Fiction Reviews


(2014) Mark Charan Newton, Macmillan, £18.99 / Can$32.99, hrdbk, 430pp, ISBN 978-0-230-76684-6


Having reviewed the previous volume in this series (Drakenfeld), I was delighted to have the opportunity to take a look at next part of the story of Lucan Drakenfeld, Officer of the Sun Chamber. And yet some of my concerns about the earlier volume are carried forward to this.

Only a little time has passed since the previous adventure, and Lucan and Leana (his companion/bodyguard, but definitely not his partner) are moved to another nation within the Vispasian Royal Union, Koton. They are sent to investigate the disappearance of Bishop Than Valin, but when they arrive, some of the body of the priest has been discovered. The mystery now becomes – where is the rest of him? – and, why was he killed?

Helping them in their quest is Sulma Tan, second secretary to the queen (who despite having to organise a national census, as well as the Koton Games, seems to be able to provide them with every type of logistical help they request) and Nambu, the teenage daughter of the queen (ostensibly so that she receives their protect from attack, but I think the mother just wanted rid of a sullen teenager).

And here one of my concerns arises: just as the earlier novel was a locked room murder mystery, dressed up as a fantasy novel, this one turns into a serial killer hunt, dressed up as a fantasy novel. There is very little that you would need to remove for it to cease to be a fantasy.

As well, there is the McGuffin, beloved of Alfred Hitchcock, which is a plot device often with little explanation. Here it is a mysterious gemstone, with seemingly magical properties (it is able to heal/restore) and which everyone is searching for.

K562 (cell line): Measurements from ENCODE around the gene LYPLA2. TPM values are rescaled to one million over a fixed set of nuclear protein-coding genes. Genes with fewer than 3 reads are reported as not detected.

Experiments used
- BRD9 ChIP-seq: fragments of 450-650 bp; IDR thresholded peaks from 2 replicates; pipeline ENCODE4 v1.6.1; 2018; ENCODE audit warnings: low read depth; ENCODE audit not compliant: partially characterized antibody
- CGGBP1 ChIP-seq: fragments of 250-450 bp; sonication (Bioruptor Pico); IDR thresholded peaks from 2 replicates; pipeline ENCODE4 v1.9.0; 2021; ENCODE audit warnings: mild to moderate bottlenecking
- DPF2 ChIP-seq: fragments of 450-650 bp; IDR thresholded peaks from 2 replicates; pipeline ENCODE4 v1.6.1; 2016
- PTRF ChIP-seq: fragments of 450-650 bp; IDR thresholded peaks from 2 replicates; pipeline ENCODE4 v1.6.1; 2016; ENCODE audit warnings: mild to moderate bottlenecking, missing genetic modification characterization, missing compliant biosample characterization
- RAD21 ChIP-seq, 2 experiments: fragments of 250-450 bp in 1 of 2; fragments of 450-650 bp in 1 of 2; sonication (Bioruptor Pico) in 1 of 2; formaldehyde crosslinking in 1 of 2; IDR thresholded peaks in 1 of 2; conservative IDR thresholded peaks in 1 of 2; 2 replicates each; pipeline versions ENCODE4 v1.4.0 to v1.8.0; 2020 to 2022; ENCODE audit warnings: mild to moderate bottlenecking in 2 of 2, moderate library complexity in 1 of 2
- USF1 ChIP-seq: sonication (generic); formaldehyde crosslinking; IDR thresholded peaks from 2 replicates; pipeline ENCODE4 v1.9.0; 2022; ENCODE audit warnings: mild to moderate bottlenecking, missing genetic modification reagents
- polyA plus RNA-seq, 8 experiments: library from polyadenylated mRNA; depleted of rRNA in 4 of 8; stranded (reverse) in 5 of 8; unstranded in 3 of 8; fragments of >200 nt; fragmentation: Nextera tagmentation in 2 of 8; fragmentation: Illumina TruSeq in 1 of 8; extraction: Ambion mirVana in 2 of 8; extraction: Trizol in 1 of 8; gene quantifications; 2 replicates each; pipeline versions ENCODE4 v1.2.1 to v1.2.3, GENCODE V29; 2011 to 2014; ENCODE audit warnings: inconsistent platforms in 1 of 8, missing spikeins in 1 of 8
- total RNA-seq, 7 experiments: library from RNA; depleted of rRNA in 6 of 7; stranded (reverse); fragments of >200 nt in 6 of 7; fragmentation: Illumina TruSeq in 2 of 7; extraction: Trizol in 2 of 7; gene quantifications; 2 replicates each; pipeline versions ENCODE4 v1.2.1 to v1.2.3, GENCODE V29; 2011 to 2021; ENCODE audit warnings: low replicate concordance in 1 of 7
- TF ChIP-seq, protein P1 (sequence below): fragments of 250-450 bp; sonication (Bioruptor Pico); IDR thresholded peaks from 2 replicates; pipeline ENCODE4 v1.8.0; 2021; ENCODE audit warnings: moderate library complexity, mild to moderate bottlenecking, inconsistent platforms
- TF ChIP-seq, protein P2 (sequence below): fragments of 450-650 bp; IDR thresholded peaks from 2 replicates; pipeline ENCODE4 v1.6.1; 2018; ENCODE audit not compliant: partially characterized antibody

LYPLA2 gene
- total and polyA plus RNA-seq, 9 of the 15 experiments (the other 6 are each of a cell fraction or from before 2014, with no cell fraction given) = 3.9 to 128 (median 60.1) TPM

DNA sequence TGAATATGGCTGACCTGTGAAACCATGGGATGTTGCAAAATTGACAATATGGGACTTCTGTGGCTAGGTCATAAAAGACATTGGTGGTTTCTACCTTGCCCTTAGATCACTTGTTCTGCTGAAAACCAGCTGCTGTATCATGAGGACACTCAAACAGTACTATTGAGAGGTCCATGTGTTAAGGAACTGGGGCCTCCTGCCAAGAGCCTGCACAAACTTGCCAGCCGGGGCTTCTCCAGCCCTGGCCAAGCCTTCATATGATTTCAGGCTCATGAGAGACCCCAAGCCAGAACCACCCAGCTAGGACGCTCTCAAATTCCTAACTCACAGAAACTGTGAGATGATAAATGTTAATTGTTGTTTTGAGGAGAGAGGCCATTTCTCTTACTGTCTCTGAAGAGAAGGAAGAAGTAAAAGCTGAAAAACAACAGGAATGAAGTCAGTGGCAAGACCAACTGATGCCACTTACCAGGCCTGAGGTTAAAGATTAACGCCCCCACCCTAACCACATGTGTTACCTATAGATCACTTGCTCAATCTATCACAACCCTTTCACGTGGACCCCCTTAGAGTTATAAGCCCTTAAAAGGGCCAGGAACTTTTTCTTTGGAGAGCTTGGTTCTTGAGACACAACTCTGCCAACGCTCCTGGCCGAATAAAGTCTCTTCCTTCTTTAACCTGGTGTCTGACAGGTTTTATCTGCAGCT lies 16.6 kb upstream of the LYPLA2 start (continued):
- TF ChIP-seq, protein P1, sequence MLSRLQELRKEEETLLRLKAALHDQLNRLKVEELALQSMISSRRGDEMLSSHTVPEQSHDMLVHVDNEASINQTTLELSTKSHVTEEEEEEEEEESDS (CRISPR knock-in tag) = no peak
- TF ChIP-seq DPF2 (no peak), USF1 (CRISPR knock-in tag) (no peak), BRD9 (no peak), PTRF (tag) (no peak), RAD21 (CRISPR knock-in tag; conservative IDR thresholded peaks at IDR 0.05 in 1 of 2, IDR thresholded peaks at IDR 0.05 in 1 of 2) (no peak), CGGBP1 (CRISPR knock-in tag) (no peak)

And then there is child exploitation and sacrifice, taking place on an island which does not appear on any maps.

Another of my concerns is the title, 'Retribution' – it does not lend itself to anything other than a book about … retribution. And so all the time you are reading you have in the back of your mind, 'So, when why has the author written a book of 430 pages, when I know that it’s going to end up about … retribution?'

Having said all that, one of the great strengths of the book is the characterisation of the women. Apart from Lucan, all the main characters are female, and come across as rounded personalities. Thankfully, we have long left behind the ‘beautiful-but-dim assistant to the gallant-and-brilliant scientist’ stories, but still in most fantasy fiction the women appear as plot devices, not real women. In particular, we gain a whole lot more of the back-story of Leana, which helps to explain some of the detail in the first book.

I would recommend this series to others, but on the level of a detective novel set in a fantasy realm, rather than a fantasy novel with a detective element.

Peter Young

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